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God Believes in You

(a sermon for January 13, 2019, the 1st Sunday after Epiphany, based on Isaiah 43:1-7 and Luke 3:15-17, 21-22)

It is very striking to me that while the story of Jesus’ baptism that we just shared ends with the heavens opening up and the Holy Spirit descending upon Jesus “like a dove,” it actually begins in an atmosphere of turmoil, with the threat of such a baptism being something akin to “chaff [burning] with unquenchable fire.”

It was one of the very first infant baptisms at which I had the honor and joy of officiating as a newly-minted pastor; and since at that little church where I was serving we didn’t often have the opportunity to celebrate that sacrament, let me tell you it was a big deal not just for me but for the whole congregation! Not only were we anticipating a much larger than usual congregation that morning, there was also going to be this huge reception afterward; plus – and I’ll take some credit for this (!) – since, again, this kind of thing didn’t happen all that much in the life of that congregation, we decided that this baptism would provide the perfect “teachable moment” for the children of our small Sunday School.  What would happen, you see, is that we’d spend some time before worship teaching the kids all about baptism – what it means, how it happens and why it’s such a special time of celebration – and then they’d come into what was referred to there as “big church,” sitting all together in the front pew to watch and see Rev. Lowry baptize this little baby!

Perfect, right?  What creative, progressive Sunday School is supposed to be all about (at least circa 1983!), right? Well, maybe; except that just before worship as I’m about to enter the sanctuary one of the Sunday School teachers rushes up to me and says, “You better come out back with me right now… because we’ve got a problem.”  And yes, we did; apparently, just about the time the teachers had begun to explain what their minister was about to do out there during the service, one of the little girls in our Sunday School – maybe five or six years old and whose family had actually just started coming to our church  – started crying.  I mean, really crying: weeping, wailing and utterly inconsolable!  And by the time I got there, it had only gotten worse: this little girl was now at the point where she could barely take a breath between wails; she just kept pointing her finger at me and crying for all she was worth, “No, no, no, no NOOO!”  Trust me, nothing was calming this little girl down, most especially not the efforts of the student minister who for all his bright ideas was absolutely clueless as to how to resolve the situation!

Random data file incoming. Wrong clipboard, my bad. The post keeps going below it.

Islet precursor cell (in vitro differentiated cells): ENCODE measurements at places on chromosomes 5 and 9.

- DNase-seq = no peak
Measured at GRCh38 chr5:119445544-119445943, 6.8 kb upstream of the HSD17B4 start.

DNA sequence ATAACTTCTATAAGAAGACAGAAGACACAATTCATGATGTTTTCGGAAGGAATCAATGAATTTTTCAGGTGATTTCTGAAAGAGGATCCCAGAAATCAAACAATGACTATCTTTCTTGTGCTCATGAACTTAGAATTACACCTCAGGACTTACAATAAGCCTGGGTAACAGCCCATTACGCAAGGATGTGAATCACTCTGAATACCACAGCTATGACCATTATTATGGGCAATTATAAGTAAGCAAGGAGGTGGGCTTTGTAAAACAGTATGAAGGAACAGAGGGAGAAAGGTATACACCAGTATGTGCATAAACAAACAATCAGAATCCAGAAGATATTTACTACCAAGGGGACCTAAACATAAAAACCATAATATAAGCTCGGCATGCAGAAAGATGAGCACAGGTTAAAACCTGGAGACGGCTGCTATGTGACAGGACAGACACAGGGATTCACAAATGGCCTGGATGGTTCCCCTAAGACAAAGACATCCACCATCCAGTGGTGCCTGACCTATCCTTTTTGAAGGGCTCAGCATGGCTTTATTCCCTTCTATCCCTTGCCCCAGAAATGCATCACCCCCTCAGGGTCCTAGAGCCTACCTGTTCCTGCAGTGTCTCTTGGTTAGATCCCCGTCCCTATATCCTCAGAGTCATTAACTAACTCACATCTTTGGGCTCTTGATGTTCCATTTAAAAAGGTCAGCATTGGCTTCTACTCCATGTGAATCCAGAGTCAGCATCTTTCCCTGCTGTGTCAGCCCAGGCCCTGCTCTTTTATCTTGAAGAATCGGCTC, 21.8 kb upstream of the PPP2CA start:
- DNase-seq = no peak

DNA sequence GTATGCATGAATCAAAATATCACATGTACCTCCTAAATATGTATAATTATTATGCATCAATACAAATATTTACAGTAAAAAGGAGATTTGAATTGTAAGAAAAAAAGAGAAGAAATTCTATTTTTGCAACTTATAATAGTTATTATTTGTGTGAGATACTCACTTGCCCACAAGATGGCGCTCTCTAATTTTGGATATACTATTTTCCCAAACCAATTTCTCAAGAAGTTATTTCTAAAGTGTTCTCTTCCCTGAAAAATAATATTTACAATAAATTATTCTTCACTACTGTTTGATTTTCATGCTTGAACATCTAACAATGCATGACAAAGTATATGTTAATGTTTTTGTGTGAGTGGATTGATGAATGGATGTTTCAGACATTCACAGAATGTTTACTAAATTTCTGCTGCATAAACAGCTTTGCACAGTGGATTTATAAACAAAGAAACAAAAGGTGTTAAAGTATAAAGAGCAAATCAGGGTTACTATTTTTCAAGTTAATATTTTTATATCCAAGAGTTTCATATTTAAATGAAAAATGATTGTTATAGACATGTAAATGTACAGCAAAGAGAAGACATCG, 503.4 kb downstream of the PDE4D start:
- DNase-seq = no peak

Eventually, thanks to her mother who, thankfully, was very quickly on the scene, we got to the heart of the matter: that somehow this little girl had gotten it into her head that in this baptism I was about to perform, that strange man in the robe might actually drown the baby, and that idea was terrifying to her and so of course she cried!  But here’s the thing: as silly and as bizarre as that sounds as I’m telling you about it now, her fear was actually based on some reality; for it turned out the only other church this little girl ever been to in her young life was of the variety where adult baptisms were the norm, and then only by immersion!  So basically, all that she remembered about baptism involved people being placed fully underwater at the hand of a minister (!); so thinking about that in relation to a tiny, helpless baby… well, no wonder the girl was crying her lungs out!  Suffice to say that once we understood what was happening, we were able to explain that our baptisms had to do with sprinkling rather than dunking (!) and that rather than being in any kind of danger the baby was perfectly safe, and loved, and yes, even blessed!  It did turn out to be a teachable moment in more ways than one (!) and, as I recall, all went well from that point on; nonetheless, even as the baptism was taking place I could still feel that one little girl’s steely gaze on me the whole time from her seat in the front pew… just in case I got any ideas!

Well, there was a different, but no less intense, sort of turmoil on the day of Jesus’ baptism, and what’s interesting about our text for this morning is what leads up to Luke’s account of this very dramatic and important event almost seems to have more to do with what James Howell refers to as the full “ferocious mood” of John the Baptist than it even does with Jesus! Even before we pick up the story today, Luke’s already treated us to some of the ravings of this so-called wild man of the wilderness:  “You brood of vipers!  Who warned you to flee from the wrath to come… even now the ax is lying at the root of the trees; every tree therefore that does not bear good fruit is cut down and thrown into the fire.” (3:7, 9)  Not exactly a feel-good prelude to a baptismal celebration!

But we need to understand there was a method to this “madness,” as it were:  that John was in fact, explicitly proclaiming a baptism of repentance, calling the people of Jesus’ time to abandon their sin and turn their hearts wholly back to God, so that they might truly be ready for the Messiah who had in fact already come.  Moreover, we’re told, John had not at all been reticent about speaking truth to power and for all his troubles was  just about to be “shut up” in prison by none other than Herod Antipas himself!  All this to say that Jesus’ baptism, this incredible scene of divine affirmation and blessing, all happens within a backdrop not only of sin and degradation, but also “in the thick of intense political and religious opposition, downright belliger[ence]” on John’s part and even “not shying away from the use of brute force!” (James Howell, again)